Aileen Cassinetto 

Lily Briscoe Was Here

The Attic, 1990
So loveliness reigned
and stillness,
and in the attic,
clasped hands,
among the faded
and perishing
(window, chair, light)
Here they remain
clasping hands—
With “the lives that they lived”
The lives that stand still, here.

Bloomsbury, 1914
Blast and suffrage
and Marinetti!
See the landscape shift
its shape to show figures—
female and famously
huddled,
foreshadowing an orange
armchair, ordinary and
unperturbed, inside an orange-
roofed barn. Yonder,
a swirl of silver and amber,
viridescent and vanishing
in a waterless tub.

Paris, 1919
In Montparnasse, on the left
bank of the Seine,
where the sun shone brightest,
I met Nina.
Watched her dance on tabletops.
I could see clearly,
her shape in cadmium yellow—
an honest color.
and my undoing.

Isle of Skye, 1920
The whole thing changed.
The lighthouse in eclipsed
light and the line
of the coast, dissolving
like salt
cellars on a lace tablecloth,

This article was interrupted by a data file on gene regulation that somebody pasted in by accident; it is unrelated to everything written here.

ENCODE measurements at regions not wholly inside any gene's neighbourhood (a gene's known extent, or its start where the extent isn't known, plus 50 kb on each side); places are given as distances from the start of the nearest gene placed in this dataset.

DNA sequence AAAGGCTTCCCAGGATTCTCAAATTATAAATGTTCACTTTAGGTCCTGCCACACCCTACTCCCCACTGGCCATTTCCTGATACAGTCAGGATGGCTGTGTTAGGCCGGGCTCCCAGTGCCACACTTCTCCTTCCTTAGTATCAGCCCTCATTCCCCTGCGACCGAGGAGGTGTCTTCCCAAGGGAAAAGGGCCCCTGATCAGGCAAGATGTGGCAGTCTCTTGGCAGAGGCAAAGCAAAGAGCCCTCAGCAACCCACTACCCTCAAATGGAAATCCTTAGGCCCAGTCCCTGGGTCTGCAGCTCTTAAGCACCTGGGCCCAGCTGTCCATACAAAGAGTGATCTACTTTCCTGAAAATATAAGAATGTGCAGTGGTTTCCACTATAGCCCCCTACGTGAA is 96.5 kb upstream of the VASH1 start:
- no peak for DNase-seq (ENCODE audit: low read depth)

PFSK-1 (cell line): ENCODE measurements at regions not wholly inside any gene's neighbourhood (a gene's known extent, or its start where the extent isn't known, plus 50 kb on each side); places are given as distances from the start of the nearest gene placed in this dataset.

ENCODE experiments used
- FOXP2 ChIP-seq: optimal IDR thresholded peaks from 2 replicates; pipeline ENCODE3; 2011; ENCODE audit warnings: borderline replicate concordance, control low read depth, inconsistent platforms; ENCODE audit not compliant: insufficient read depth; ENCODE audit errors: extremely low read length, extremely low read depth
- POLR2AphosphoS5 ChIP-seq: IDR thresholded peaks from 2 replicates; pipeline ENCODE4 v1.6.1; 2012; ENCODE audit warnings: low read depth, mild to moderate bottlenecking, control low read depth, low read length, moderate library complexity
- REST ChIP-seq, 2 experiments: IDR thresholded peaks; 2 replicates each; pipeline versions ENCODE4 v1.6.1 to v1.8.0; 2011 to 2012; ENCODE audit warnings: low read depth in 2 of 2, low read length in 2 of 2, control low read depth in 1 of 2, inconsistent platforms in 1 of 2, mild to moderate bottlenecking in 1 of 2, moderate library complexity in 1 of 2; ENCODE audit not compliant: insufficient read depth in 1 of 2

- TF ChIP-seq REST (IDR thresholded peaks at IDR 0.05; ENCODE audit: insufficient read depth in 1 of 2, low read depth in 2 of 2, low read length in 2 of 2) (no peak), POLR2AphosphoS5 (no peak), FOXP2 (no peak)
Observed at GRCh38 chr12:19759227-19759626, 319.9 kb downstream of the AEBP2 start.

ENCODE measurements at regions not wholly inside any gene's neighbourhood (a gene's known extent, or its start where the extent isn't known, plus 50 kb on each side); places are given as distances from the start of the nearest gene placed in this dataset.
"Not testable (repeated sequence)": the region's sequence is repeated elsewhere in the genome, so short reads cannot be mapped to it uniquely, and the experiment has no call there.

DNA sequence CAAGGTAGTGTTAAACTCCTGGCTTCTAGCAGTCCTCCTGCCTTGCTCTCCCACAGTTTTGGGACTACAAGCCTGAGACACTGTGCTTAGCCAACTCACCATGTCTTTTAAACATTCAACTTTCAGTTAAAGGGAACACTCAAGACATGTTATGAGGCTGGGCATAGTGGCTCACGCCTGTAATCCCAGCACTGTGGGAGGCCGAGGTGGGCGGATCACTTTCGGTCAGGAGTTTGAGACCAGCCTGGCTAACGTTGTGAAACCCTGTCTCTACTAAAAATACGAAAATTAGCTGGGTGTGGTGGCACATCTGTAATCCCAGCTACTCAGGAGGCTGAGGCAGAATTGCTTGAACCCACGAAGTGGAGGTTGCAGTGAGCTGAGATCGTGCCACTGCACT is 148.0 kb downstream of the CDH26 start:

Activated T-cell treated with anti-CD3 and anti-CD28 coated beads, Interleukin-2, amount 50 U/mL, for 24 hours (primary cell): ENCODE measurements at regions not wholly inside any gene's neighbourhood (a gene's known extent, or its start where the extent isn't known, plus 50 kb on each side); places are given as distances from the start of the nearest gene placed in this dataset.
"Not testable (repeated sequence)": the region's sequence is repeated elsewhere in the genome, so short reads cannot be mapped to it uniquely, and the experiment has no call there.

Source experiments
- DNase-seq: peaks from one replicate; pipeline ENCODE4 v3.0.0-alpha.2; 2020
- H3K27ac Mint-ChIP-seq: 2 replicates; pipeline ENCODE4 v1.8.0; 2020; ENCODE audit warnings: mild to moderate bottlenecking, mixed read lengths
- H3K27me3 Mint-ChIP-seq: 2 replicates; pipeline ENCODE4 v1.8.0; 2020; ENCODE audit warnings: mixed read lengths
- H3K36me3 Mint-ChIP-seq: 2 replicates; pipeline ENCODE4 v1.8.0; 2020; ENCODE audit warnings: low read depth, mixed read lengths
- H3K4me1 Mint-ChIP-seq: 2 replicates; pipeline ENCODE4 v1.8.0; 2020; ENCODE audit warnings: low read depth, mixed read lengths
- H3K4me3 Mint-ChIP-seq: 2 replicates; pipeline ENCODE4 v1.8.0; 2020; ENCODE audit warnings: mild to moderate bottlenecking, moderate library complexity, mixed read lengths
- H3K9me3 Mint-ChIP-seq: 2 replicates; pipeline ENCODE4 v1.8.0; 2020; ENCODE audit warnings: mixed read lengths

only the Jackmanii
remained, wedge-shaped—
purple and unresolved.
As for the kitchen table—
there it was, scoured and
upended in the fork
of a pear tree, its four legs
in the air, like a Chinese road
painting, liquescing into a blank
canvas, white and unwavering.

San Francisco, 1940
The bridges were built.
And to the City by the Bay, I came,
Chinese eyes set on
the Pacific and its World’s Fair.
Within a palace of concrete and steel,
I painted my panels next to Diego’s.
The Marriage of the Artistic Expression of the North and of the South on this Continent
he called it.
In other words, Pan American Unity,
rooted in the soil, moving forward,
machine-like.
Young Emmy Lou—whom I liked despite—
and her friends, Irene and Mona,
were a sight to see before 22 feet
of fresco—women can paint!
(Emmy’s grandmother would have
been proud, she who “fought
for due process when women
were committed to mental
institutions simply on the word
of their husbands.”)
As for me, I was sixty and free
to paint my world of form and color.
I was told I was out of fashion,
but what can I say—
those fauve mauves drive me wild.

New York City, 1960
The
great revelation
never came. But
here’s
a little
miracle: The Purple
Triangle
was shown
on Tenth Street.
Just
there, me
on a wall.

London, 2000
Dulwich Picture Gallery opened today the first major solo exhibition of work by Lily Briscoe…

“Then beneath the colour there was the shape. She could see it all so clearly, so commandingly, when she looked: it was when she took her brush in hand that the whole thing changed.”

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